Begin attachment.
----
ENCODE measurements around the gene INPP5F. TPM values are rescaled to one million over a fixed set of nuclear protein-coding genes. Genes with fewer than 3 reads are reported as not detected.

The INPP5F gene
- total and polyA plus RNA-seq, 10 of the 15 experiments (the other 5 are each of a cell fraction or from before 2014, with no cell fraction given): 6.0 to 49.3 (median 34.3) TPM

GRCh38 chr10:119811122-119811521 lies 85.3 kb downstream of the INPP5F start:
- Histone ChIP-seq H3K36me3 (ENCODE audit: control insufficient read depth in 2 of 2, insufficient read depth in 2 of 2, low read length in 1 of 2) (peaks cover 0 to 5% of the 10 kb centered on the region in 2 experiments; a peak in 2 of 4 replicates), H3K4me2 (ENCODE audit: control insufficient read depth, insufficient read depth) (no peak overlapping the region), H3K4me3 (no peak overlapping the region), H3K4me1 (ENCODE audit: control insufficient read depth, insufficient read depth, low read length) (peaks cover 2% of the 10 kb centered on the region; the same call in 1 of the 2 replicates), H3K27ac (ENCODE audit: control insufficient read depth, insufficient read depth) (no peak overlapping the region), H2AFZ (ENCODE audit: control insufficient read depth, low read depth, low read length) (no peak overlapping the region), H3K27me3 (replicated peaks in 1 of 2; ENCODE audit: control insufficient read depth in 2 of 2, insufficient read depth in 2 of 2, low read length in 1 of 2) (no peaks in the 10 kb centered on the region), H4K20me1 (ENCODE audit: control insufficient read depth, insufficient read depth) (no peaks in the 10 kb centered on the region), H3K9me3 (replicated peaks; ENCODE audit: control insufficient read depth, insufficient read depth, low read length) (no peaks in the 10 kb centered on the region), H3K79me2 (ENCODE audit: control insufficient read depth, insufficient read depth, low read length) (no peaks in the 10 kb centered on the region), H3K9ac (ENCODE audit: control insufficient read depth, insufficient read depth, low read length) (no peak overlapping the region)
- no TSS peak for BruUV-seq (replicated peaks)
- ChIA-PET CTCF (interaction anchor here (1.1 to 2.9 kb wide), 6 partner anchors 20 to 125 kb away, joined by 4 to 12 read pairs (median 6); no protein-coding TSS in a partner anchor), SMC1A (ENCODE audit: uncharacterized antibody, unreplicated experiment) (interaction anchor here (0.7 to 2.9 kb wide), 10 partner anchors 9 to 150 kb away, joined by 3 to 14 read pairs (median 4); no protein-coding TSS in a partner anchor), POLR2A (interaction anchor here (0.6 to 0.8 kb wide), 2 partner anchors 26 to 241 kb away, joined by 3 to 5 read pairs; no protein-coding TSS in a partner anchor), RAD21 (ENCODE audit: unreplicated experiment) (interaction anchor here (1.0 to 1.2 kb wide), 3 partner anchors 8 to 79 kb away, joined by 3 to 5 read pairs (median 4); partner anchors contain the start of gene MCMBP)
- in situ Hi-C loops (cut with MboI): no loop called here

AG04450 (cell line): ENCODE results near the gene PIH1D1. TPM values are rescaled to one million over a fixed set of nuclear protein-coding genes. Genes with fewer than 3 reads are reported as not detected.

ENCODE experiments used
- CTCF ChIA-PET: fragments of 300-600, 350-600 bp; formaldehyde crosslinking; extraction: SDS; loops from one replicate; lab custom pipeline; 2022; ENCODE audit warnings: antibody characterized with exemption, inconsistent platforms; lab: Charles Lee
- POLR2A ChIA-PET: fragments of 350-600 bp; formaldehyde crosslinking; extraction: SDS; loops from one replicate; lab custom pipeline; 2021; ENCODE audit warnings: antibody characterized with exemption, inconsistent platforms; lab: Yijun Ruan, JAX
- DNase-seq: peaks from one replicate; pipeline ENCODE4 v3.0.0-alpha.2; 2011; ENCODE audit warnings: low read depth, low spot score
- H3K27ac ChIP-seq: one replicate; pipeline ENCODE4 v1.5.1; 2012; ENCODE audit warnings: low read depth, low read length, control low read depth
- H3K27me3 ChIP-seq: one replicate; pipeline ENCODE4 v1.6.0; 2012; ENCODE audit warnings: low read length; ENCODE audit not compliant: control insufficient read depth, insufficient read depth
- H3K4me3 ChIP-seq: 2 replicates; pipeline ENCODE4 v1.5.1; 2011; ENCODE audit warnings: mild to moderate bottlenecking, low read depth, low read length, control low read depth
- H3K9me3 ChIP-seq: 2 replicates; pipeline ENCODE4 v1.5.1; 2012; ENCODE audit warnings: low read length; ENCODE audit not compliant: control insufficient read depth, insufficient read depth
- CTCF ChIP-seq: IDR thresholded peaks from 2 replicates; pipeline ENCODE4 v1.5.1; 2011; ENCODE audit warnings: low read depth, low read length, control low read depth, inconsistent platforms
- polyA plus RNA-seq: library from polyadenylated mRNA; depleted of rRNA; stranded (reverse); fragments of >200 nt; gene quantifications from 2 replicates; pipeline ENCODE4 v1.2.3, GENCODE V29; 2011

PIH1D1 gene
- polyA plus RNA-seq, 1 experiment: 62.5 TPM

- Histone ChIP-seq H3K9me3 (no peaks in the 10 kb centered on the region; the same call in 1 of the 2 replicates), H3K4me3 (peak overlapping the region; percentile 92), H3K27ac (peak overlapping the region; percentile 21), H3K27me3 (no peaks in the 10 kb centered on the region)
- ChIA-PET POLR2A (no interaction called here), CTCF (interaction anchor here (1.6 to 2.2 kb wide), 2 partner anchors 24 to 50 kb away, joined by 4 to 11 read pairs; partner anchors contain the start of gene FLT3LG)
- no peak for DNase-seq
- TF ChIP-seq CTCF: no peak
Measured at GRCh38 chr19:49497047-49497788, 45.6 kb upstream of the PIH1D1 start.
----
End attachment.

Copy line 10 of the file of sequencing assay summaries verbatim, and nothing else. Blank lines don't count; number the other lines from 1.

ENCODE experiments used